Have you used any of these microphones?
Whether it’s a shiny new fishing lure or that one camera that’ll make you feel like you shoot like Ansel Adams, we are all material girls and boys in some way. But what interests me are the odder cult followings — specifically, the folks who live for a good mic.
Voice actors, singers and recording engineers always searched for that Holy Grail of microphone that will fix popped Ps, hissy S sounds, wind blow back and deliver rich, clear sound.
So when I saw a table of vintage microphones on display at a recent open house at the California Historic Radio Society recently, I knew I had to share.
It featured a Western Electric Double Carbon like the one used to broadcast Warren G. Harding’s inaugural address in 1921, huge ribbon mics – RCA 44s and 77s – the staples of the broadcasting and the recording industry from 1930s until the 1970s.
The 1950s vintage RCA 77 is the trademark mic of Larry King and David Letterman.
Glenn Beck projects his rants into a 44DX, introduced in 1932, retreating from the modern but retro-looking Blue microphone that was his signature of FOX.
Long before David Sedaris and the thin and edgy NPR sound dominated the waves, the so-called Voice of God styled radio announcer was in fashion. That guy — it was almost always a guy — would be looking for a rich bass response. He needed a mic that’d give the reediest voice an air of gravitas.
Come to think of it, at a radio station where I worked as a teenager, there was an adult soprano who demanded an RCA 44. Then he geared the speed up of a tape recorder to make his voice lower on playback.
Back then, announcers mugged — or “chewed on” these mics — that meant they’d get as close as they could to get them to bring out the bass and make their voices sound bigger.
And to make their stations sound louder, radio engineers compressed audio dynamics. The effect was the amplification of breath and mouth noises to make some of these mic muggers sound as if they were breathing through scuba gear. Such so-called Swiss Army RCA mics would mount on booms for television production and they showed up in music recording a lot, too.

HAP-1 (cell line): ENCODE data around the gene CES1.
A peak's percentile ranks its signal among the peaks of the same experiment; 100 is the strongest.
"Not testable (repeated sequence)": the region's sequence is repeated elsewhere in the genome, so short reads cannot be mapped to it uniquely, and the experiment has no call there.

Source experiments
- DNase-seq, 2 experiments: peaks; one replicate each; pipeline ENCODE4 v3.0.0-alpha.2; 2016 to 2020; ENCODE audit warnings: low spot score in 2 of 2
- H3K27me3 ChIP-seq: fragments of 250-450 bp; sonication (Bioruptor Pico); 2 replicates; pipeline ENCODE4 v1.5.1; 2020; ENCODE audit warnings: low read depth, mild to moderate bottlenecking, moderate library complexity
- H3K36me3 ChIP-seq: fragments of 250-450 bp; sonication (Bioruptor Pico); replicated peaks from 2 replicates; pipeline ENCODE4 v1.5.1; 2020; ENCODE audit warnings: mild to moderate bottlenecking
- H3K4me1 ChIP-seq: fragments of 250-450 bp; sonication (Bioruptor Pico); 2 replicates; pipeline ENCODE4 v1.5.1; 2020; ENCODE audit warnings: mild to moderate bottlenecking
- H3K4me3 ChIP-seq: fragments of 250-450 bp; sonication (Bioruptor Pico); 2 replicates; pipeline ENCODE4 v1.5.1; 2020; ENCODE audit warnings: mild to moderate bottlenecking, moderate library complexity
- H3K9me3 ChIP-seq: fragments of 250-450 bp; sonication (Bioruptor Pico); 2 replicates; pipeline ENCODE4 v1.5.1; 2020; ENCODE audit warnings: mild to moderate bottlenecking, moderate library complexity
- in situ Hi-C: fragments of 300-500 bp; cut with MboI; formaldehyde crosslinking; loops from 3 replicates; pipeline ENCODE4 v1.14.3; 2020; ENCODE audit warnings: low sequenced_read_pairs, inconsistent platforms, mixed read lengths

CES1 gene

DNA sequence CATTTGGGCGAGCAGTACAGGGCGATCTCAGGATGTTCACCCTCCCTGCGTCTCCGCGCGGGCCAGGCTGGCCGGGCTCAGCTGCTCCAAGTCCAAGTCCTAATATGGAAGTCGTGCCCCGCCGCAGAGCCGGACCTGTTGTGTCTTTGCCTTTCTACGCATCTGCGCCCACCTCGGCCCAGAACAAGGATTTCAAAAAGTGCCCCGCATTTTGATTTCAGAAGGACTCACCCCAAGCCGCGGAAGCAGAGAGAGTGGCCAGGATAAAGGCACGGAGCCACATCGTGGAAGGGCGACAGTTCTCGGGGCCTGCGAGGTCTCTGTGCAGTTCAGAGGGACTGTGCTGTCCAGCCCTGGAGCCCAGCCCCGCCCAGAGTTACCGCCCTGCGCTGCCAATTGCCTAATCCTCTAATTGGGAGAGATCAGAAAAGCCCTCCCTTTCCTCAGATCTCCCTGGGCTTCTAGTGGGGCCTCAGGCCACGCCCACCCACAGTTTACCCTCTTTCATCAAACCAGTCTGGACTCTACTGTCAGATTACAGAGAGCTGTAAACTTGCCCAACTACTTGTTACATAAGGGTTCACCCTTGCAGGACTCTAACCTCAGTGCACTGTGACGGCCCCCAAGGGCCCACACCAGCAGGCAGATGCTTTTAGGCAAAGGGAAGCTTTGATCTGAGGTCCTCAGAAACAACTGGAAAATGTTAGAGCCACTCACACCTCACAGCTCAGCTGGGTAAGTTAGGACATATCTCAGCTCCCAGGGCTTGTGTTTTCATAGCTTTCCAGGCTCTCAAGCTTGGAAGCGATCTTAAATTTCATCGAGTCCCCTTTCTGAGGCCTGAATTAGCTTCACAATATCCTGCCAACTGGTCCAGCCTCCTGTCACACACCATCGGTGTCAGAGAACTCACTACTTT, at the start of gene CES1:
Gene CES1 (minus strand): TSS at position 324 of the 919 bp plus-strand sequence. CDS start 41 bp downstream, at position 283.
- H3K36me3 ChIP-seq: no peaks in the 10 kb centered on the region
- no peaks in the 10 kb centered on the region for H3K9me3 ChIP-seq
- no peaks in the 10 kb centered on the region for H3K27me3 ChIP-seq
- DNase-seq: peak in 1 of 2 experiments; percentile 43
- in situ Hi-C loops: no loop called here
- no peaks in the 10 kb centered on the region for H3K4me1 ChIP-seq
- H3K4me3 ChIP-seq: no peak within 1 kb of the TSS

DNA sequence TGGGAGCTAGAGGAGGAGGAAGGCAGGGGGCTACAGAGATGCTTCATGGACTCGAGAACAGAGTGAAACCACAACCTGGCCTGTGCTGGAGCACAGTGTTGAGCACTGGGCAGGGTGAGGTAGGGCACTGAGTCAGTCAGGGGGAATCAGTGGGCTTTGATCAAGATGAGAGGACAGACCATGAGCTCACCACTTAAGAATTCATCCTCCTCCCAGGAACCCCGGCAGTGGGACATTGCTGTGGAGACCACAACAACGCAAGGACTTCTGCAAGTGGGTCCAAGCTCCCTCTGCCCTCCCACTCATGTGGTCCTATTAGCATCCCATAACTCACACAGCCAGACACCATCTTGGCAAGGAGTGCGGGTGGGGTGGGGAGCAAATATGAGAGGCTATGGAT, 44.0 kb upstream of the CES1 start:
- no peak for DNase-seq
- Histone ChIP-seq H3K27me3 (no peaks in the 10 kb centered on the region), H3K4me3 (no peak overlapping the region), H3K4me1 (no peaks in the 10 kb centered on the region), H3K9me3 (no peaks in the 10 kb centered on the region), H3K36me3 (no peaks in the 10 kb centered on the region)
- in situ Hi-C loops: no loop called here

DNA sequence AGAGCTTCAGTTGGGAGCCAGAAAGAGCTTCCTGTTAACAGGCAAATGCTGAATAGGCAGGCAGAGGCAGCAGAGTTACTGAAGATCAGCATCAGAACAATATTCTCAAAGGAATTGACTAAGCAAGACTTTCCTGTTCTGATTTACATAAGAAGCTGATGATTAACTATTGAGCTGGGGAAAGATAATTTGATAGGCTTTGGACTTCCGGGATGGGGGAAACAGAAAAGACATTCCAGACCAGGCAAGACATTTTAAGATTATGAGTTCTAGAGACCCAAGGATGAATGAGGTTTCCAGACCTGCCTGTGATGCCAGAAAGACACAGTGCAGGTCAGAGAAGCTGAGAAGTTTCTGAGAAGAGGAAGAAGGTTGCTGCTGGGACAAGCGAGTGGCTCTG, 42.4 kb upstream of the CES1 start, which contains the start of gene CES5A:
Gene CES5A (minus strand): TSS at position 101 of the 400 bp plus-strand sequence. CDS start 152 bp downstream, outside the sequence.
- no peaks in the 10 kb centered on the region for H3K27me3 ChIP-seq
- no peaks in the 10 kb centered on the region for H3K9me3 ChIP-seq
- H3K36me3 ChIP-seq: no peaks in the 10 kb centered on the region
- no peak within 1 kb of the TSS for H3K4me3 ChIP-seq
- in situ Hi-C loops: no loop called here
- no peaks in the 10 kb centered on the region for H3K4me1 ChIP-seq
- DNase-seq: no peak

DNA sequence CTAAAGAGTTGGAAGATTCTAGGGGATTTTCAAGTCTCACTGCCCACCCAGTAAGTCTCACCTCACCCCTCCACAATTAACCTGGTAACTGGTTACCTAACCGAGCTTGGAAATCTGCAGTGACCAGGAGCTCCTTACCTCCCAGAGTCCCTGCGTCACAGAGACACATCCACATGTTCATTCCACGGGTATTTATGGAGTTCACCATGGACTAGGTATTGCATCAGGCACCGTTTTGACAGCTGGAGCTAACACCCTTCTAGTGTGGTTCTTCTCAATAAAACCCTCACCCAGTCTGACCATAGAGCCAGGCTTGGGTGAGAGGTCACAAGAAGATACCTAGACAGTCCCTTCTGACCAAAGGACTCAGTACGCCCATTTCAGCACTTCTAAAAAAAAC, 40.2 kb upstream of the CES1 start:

A few engineers still cling to them. A British company makes a modernized RCA 44 with a list price of $2,800.
In some 30 years as broadcaster and voiceover talent, I have made friends with some of these devices and enemies of others.
As I have a naturally deep voice, the old ribbons made me sound as if someone had thrown a blanket over my head. An old acquaintance, an A-List voice over talent with monster pipes refused to record unless he used his own microphone, an AKG 414, which made what existed of his high notes sizzle. He carried it around in a little velvet bag.
Some purists demand a classic, warm sound from their microphones just as audiophiles prefer vinyl records and tube audio gear. An original Neumann U47 vacuum tube mic, introduced in 1949, now commands as much as $10,000. The U47 was Sinatra’s favorite, the Beatles recorded with it. But now there are many knockoffs and look-alikes, often made in China and Russia. One called The Flea, handcrafted in Solvakia, has become a new cult hit and commands a price of $3,600. I have heard a test of it and it is amazing.
The industry standard for many years has been the pricy Neumann U87, the workhorse of broadcast and recording studios. My everyday mic is a much cheaper Neuman BC104, which I like better. Now studios are using a highly-directional shotgun microphone to make that in-your-face sound you hear on movie trailers. The Sennheiser 416 has replaced the ribbon mics of old to create that voice of urgency and authority, now concentrating more on the sizzle than the boom.
Of course, if you are a podcaster, you probably don’t want to add power supplies, which the pro mics require, or pre-amps and equalizers (which have a cult following of their own), and you don’t need to process your voice into a presence that will rise above apocalypses or car chases. There are many reasonably-priced microphones that can make almost anyone sound decent. TWIT podcaster Leo Laporte swears by the $300 Heil PR-40. It is a dynamic or moving coil microphone, a design that debuted in 1931 with the Western Electric 618 electrodynamic transmitter (the round one in the picture). Laporte, broadcast vet that he is, knows how to lean into the mic, mug it and stretch out his vowels when he means business.
The Electrovoice RE20, introduced in the 1960s, is the standard for talk show hosts. Rush Limbaugh plays his like a stage prop. The off the shelf model costs about $400. Limbaugh’s is gold-plated. Yup, microphones aren’t all about reproducing sound, they are also very much about ego and style.
Find the dulcet tones of my voiceover demos at russelljohnson.com. For aNewDomain.net, I’m, ahem, Russ Johnson.